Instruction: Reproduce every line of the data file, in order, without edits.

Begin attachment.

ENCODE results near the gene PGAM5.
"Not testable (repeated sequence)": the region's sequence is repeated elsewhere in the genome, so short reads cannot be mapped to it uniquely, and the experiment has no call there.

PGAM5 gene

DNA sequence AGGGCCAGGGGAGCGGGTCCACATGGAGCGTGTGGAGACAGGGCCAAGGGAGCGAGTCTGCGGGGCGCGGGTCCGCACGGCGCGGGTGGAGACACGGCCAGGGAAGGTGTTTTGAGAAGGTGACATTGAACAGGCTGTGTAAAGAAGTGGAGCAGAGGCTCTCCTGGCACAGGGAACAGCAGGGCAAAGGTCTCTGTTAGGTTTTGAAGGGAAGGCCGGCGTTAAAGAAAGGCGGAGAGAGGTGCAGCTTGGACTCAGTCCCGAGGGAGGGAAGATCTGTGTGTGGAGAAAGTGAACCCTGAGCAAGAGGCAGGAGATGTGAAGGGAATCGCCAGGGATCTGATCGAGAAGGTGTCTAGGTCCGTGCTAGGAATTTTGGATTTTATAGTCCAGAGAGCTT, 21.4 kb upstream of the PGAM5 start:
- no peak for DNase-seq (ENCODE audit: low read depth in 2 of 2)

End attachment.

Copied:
ENCODE results near the gene PGAM5.
"Not testable (repeated sequence)": the region's sequence is repeated elsewhere in the genome, so short reads cannot be mapped to it uniquely, and the experiment has no call there.

PGAM5 gene

DNA sequence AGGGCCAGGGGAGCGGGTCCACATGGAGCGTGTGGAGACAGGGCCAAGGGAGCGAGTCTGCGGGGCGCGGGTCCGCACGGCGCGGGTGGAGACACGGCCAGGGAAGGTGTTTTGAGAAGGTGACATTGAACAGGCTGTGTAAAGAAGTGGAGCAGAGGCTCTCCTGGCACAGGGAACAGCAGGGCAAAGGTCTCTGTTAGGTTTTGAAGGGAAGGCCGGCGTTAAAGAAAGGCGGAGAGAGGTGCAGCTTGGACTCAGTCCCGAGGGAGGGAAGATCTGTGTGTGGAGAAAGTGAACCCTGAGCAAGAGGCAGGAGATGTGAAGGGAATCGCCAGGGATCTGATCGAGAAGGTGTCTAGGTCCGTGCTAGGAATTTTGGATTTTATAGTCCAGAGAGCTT, 21.4 kb upstream of the PGAM5 start:
- no peak for DNase-seq (ENCODE audit: low read depth in 2 of 2)